A person's personal style is roughly equivalent to his or her fashion sense. Some people are highly conscious of their style, which may be detailed and planned out, including certain brands, patterns, and designers. Other people simply have an emergent style, which they may not be able to articulate, but which they subconsciously use to select clothing. A person's sense of style is often related to his or her social groups, interests, and age, and often to other individual factors as well.
People who are interested in fashion and clothing often take great pride in personal fashion. These people are likely to have a constantly evolving sense of style. Sometimes, people with a highly developed personal style document items of clothing or other items they find inspirational and use these records to help develop their personal tastes. A fashion designer, for instance, may keep such a record and use it to work on future lines of clothing that reflect his or her personal design ethos.
On the other hand, many people cannot verbally isolate their personal style without significant thought. Most people have preferences for certain colors, patterns, or categories of clothing, but some may select entire wardrobes that are remarkably thematic based on these preferences without even knowing it. Those who are close to a person without an articulated style may be able to easily point out the consistencies within his or her wardrobe, and this may be considered a personal style.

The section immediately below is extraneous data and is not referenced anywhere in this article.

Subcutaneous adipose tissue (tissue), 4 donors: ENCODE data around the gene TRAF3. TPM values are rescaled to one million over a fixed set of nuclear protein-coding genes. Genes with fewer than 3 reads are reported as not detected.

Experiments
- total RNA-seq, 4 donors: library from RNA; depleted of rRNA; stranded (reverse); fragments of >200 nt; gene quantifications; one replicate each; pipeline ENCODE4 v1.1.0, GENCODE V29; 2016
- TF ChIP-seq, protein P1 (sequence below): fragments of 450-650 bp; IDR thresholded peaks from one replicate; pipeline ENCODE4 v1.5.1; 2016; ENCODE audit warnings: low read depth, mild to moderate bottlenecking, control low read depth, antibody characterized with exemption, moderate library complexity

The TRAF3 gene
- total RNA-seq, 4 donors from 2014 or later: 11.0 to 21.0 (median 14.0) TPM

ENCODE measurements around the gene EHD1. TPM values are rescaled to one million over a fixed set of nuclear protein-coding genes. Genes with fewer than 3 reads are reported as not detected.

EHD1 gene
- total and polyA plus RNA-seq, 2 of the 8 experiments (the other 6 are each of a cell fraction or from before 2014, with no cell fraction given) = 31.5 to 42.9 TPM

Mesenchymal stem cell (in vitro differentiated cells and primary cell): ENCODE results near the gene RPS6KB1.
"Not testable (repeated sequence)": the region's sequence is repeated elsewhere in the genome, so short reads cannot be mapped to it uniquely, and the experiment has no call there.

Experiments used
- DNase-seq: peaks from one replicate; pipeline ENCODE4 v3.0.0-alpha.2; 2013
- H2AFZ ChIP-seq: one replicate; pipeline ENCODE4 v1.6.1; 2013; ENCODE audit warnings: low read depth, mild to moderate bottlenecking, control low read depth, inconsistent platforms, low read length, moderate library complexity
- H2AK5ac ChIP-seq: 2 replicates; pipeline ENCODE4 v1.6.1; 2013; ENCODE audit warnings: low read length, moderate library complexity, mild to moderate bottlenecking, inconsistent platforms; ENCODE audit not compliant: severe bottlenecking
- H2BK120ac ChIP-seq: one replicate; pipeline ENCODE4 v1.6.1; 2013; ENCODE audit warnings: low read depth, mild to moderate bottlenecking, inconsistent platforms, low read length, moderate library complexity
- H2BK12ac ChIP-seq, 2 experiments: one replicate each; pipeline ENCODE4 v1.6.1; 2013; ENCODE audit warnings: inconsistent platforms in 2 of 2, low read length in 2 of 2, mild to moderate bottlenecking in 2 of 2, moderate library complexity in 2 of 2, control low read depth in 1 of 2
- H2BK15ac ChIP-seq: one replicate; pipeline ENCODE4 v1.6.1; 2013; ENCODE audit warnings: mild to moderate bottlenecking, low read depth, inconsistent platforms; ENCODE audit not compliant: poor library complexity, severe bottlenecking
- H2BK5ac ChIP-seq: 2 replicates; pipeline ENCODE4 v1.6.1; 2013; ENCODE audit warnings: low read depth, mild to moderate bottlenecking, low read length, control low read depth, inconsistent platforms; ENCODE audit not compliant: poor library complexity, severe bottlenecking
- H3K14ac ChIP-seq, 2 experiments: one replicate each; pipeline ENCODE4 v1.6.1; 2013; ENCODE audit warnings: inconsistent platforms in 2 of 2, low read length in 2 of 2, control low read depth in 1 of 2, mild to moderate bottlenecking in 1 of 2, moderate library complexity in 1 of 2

Clothing is one of the most common ways in which people express themselves, and so a person's fashion sense may be directly related to his or her life and social groups. This is why certain manners of dress are so closely associated with certain attitudes, particularly for young people. Groups that are particularly concerned with separation from the rest of their peers will tend to have radically divergent forms of dress, such as people who wore punk clothing when punk was still highly controversial. Even within these social groups, though, there are still elements of personal taste in the clothing selected.
Other factors that dictate personal style can include hair styling and coloring, make up, accessories, facial expressions and other mannerisms. Having a personal style may not be very important to a person, but a large number of first impressions are made from clothing and self-presentation. Many people consider personal fashion sense to be very revealing about personality. People who are conscious of their sense of style are often capable of altering that fashion sense to achieve positive results when it is required for social or personal reasons. This can be valuable in so many important situations that being mindful of personal fashion tendencies can be considered a social skill.